Dear White People Dir. Justin Simien

[Lionsgate/Roadside Attractions; 2014]

Styles: satire, comedy
Others: Do the Right Thing, Rushmore

Dear White People is about a century-plus old ivy league institution named Winchester that is gripping onto very little while in the throes of modern racism. It is about a student named Samantha White (Tessa Thompson) who hosts a campus radio show that shares its title with the movie, where she calls out bold-faced racism as she sees it; she writes a zine called Ebony & Ivy, is criticized by her peers for emulating the Black Panthers, for being racist, while deified by many others, and ignored by as many more.

She sleeps with a white boy; she’s mixed. She shoots short films on her Bolex camera, and is a media major. The movie blatantly rips off Rushmore, with intention, provocatively; it is set at an ivy league school with intention, too. It is aiming its upper-cuts not at your every day racists and activists. It is pointing specifically at the upper-crust, the educated inexcusables. Its characters are routinely obnoxious, and not without merit; college kids, especially those who believe everything that they do will someday be recorded in celluloid history, are annoying. They do not understand things, and one of the principle things they do not understand is that they understand exactly nothing, just like everyone else.

In a key scene, Samantha is crying in her bedroom. The white boy she’s been sleeping with is there, trying to comfort her, but all the while calling her a mulatto, pointing out her inconsistencies: “Your favorite filmmaker is Ingmar Bergman, yet you tell everyone that it’s Spike Lee.” These are terms that we can understand. And it is suddenly apparent, halfway through, that Samantha is changing herself to be an imitation; she is becoming an activist out of some kind of obligation to an idea. She protests because someone in the past protested. This conversation takes place after Samantha walks out on a protest she’d been planning for weeks. She shuts out everyone. Her heart is not in what she’s doing. She is 19. She is confused. Watching her is puzzling; I still can’t understand why she is the heart of this story, or what this story is trying to get across.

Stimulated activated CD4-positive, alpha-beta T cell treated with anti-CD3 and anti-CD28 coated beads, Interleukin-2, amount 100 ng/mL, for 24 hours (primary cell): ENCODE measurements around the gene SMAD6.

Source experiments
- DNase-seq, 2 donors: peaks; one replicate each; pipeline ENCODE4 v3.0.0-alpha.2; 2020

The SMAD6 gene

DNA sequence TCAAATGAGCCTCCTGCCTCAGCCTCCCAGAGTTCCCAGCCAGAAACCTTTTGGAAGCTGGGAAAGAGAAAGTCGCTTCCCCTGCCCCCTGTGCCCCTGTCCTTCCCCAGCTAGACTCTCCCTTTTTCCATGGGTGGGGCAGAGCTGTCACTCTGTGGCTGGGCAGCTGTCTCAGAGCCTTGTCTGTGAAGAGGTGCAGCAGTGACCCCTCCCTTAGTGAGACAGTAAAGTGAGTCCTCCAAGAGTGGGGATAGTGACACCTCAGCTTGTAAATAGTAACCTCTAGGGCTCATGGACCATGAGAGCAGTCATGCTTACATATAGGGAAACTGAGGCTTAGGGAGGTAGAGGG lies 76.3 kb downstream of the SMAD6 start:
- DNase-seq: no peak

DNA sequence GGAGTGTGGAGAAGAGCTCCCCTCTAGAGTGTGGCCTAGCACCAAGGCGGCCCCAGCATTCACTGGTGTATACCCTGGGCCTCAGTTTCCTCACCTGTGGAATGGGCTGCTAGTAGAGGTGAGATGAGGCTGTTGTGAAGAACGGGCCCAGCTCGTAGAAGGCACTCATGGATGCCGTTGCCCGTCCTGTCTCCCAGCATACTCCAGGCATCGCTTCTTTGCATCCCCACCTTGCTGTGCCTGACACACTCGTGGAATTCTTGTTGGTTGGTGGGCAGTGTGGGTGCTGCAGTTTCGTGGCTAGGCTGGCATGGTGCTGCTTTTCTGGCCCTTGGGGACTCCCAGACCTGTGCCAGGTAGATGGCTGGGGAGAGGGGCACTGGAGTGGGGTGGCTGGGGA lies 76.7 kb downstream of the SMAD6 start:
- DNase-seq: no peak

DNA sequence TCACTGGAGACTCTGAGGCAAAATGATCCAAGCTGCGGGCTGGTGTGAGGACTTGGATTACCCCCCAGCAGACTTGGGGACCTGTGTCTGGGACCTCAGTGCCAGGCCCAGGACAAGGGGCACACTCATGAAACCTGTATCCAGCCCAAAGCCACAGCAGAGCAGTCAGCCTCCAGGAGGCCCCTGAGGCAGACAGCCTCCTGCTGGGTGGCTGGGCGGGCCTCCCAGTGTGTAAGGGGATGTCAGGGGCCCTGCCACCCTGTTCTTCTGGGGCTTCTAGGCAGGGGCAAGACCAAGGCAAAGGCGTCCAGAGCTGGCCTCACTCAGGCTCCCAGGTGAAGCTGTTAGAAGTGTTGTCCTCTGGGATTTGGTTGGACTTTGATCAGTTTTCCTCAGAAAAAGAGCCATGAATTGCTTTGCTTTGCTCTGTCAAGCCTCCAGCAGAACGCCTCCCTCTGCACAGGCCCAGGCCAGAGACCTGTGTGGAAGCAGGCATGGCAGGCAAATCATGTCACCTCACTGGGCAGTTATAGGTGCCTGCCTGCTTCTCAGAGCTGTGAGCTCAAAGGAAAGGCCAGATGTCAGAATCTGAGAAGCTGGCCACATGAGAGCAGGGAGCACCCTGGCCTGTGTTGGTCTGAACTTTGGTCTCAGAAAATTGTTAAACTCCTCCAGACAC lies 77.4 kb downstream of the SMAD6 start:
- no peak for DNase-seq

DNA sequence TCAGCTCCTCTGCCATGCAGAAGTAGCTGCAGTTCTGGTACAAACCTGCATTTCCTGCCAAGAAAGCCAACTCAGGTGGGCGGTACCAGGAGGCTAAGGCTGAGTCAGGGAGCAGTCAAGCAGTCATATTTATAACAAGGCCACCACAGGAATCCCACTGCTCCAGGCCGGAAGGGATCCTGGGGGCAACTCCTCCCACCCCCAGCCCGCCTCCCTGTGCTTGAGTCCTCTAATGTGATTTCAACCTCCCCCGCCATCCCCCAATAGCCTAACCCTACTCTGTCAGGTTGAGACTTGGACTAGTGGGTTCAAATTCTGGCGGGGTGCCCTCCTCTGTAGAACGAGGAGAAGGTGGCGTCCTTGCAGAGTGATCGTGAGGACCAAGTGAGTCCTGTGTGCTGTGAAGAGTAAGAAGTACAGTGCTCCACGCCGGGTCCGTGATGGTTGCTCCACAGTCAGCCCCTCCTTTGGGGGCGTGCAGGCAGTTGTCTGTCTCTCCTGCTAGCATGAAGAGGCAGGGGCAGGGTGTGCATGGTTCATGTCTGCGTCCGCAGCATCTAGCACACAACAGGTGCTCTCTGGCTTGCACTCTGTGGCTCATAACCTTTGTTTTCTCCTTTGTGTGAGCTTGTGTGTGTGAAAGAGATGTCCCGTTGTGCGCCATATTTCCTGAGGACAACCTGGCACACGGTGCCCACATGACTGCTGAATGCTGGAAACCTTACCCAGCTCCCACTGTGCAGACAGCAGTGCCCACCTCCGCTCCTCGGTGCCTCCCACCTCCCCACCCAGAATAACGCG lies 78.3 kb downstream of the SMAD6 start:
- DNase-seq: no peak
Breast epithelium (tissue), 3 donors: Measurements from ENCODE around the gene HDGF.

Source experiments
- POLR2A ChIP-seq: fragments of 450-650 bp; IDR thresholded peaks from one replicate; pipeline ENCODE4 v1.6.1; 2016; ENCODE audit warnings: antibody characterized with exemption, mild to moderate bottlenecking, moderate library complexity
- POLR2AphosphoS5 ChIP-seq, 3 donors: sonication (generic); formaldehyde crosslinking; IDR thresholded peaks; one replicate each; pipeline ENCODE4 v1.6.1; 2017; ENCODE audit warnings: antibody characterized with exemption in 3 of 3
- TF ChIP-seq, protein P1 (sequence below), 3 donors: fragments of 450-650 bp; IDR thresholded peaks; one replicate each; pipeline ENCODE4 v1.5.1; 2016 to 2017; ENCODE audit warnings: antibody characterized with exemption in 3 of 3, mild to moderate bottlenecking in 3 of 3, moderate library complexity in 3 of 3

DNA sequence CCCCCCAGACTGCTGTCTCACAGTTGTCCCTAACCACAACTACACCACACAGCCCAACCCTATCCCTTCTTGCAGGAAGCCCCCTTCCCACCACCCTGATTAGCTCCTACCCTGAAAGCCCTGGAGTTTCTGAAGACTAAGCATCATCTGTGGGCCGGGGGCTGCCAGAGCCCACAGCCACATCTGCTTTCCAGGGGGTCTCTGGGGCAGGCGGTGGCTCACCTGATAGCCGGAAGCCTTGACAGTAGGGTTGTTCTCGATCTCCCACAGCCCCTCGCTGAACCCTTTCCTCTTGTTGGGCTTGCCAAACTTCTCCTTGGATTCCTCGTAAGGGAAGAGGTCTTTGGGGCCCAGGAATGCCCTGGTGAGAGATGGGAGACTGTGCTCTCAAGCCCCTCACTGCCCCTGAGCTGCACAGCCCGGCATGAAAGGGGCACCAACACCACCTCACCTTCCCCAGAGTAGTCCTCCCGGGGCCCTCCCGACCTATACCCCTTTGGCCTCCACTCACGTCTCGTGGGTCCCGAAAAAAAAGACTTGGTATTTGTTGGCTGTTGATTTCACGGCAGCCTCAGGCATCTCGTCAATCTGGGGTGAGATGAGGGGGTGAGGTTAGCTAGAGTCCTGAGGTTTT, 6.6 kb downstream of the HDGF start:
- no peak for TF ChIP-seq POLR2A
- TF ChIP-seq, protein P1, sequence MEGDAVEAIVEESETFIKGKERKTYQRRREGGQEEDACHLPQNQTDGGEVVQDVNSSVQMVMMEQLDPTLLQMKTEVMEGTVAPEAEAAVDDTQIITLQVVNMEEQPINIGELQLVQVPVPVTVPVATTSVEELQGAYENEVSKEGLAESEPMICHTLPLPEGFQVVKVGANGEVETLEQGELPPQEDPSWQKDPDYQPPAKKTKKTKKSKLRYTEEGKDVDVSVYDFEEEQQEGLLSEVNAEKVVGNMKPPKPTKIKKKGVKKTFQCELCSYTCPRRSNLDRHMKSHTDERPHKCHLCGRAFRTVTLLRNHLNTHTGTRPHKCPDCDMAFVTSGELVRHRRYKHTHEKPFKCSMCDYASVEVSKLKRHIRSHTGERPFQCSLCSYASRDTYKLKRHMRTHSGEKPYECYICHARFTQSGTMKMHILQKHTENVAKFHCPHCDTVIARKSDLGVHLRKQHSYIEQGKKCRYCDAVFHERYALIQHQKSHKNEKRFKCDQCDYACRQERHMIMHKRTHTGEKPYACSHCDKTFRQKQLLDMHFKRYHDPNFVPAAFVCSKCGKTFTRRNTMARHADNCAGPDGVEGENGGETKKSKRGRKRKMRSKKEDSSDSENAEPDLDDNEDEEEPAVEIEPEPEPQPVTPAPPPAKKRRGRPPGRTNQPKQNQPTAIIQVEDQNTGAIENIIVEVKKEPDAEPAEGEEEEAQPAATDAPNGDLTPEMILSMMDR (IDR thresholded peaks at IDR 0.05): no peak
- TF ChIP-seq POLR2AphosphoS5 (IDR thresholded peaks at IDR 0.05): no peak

The plot roughly follows the planning of a Halloween party thrown by some kind of fraternity. The theme is “Hip Hop.” Everything boils over here. There are throngs of white students slabbed with black face, wearing Barack Obama masks, drinking “Purple Drank,” blasting rap music, calling each other “nigga,” pointing fake guns and throwing up gang signs at each other, etc. Samantha, pointedly, is not at the center of any of the conflict that comes out of the party; she is mostly idle, and to the side. A simple witness.

But it is no less than the point that this party happened. The end credits give validation, as if it needed it: news stories about parties at Dartmouth and other colleges, with photos to prove the blatant racism of the white students, faces smeared with brown makeup. I have seen parties like this; never ones this bad, but judging racism on a scale of bad-to-worse seems shallow. I’ve seen rooms of white people saying “nigga” to each other, joking about “Purple Drank.” Remember when Julianne Hough (whoever that is) dressed up as her favorite Orange is the New Black character for Halloween? Or how about when Jayson Greene at Pitchfork gave Mobb Deep a 10 and then, after a threatening tweet from Prodigy, started making wise-cracks about his lyrics and their violence? The list goes on, etc.

Dear White People is the beginning to an interesting conversation. It is good satire. It is also trying to have a heart, and failing to build characters. I understand Samantha as a person, but don’t understand her point in this movie. At the end of it, the moral seems to be that the activism didn’t help anything, and that her speaking up did little or nothing; it was futile. But, also, she wasn’t being herself. She was speaking someone else’s mind, not her own. She is interesting, complex, in a movie that is both of those things in gobs, but not much more. It adds up to little, and is bloated with numerous side-plots and relationships that go nowhere: something about a reality TV show casting director, another thing about relationships between white and black parents in the administration at the school and their kids who are students, numerous romantic connections, and so on. It flurries from one thing to the next, never telling us what function the characters serve to the larger narrative. I hope it starts many arguments; it deserves to. But a failure to focus means a failure to get real points across. Then again, Do the Right Thing, a masterclass in focus, left millions of white audiences asking, “Did Mookie do the right thing?” — scratching their heads, as if there was really an answer in there, and if only they could understand black people they would figure it out.

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